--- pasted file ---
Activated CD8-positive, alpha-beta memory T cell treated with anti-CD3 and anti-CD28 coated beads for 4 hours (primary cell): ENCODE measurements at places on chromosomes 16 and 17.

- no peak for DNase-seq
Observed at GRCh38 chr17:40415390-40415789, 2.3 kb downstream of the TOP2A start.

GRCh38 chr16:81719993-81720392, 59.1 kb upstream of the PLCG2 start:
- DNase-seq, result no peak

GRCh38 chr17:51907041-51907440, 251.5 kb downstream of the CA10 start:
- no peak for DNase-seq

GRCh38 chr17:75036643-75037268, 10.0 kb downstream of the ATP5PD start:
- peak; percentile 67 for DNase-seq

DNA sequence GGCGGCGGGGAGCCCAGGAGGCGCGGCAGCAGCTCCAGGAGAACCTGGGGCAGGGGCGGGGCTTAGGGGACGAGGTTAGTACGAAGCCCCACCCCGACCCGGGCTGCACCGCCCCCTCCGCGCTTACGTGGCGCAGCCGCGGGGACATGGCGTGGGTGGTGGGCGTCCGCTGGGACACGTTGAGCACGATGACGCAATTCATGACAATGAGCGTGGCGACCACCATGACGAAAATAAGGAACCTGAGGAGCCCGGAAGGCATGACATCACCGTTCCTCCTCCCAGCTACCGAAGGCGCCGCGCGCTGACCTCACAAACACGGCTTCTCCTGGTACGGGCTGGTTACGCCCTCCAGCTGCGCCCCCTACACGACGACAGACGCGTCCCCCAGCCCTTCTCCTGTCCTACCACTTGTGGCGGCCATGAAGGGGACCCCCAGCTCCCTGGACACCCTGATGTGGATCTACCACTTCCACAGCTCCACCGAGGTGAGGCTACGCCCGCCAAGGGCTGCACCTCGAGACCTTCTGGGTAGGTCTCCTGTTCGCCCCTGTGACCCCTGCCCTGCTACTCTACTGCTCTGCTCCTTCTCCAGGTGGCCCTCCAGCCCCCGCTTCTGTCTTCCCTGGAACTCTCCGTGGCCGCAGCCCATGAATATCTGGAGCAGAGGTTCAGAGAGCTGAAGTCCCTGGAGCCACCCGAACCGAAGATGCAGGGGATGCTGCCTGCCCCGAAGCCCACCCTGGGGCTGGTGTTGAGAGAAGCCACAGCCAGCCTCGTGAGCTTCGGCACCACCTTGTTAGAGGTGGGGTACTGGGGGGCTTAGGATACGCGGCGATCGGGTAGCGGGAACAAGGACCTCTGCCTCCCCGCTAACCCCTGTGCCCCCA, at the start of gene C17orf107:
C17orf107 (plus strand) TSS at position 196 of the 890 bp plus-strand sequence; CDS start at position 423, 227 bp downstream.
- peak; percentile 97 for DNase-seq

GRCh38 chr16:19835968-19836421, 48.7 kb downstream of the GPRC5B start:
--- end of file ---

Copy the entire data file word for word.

Activated CD8-positive, alpha-beta memory T cell treated with anti-CD3 and anti-CD28 coated beads for 4 hours (primary cell): ENCODE measurements at places on chromosomes 16 and 17.

- no peak for DNase-seq
Observed at GRCh38 chr17:40415390-40415789, 2.3 kb downstream of the TOP2A start.

GRCh38 chr16:81719993-81720392, 59.1 kb upstream of the PLCG2 start:
- DNase-seq, result no peak

GRCh38 chr17:51907041-51907440, 251.5 kb downstream of the CA10 start:
- no peak for DNase-seq

GRCh38 chr17:75036643-75037268, 10.0 kb downstream of the ATP5PD start:
- peak; percentile 67 for DNase-seq

DNA sequence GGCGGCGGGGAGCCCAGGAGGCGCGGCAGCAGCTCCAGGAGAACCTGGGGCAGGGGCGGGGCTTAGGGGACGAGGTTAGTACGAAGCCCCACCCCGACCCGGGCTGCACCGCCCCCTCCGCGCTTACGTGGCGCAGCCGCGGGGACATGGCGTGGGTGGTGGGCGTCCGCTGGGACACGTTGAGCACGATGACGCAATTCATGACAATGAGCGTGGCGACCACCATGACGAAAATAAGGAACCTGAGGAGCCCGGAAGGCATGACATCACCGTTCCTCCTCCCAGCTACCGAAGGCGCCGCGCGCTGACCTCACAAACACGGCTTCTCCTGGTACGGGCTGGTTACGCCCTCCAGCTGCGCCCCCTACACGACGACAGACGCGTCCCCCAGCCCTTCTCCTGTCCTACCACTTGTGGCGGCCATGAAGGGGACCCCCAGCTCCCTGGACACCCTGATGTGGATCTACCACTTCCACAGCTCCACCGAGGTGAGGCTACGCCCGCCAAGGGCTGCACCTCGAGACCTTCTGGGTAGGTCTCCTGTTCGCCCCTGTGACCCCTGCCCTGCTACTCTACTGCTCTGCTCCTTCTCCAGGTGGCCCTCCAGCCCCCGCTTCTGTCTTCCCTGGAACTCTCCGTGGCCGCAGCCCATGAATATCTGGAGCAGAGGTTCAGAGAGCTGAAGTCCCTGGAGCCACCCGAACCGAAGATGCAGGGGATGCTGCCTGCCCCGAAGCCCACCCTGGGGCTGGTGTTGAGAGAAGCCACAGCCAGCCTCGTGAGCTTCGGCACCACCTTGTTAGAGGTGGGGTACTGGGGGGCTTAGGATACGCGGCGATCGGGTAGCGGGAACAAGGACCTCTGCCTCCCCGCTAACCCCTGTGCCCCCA, at the start of gene C17orf107:
C17orf107 (plus strand) TSS at position 196 of the 890 bp plus-strand sequence; CDS start at position 423, 227 bp downstream.
- peak; percentile 97 for DNase-seq

GRCh38 chr16:19835968-19836421, 48.7 kb downstream of the GPRC5B start: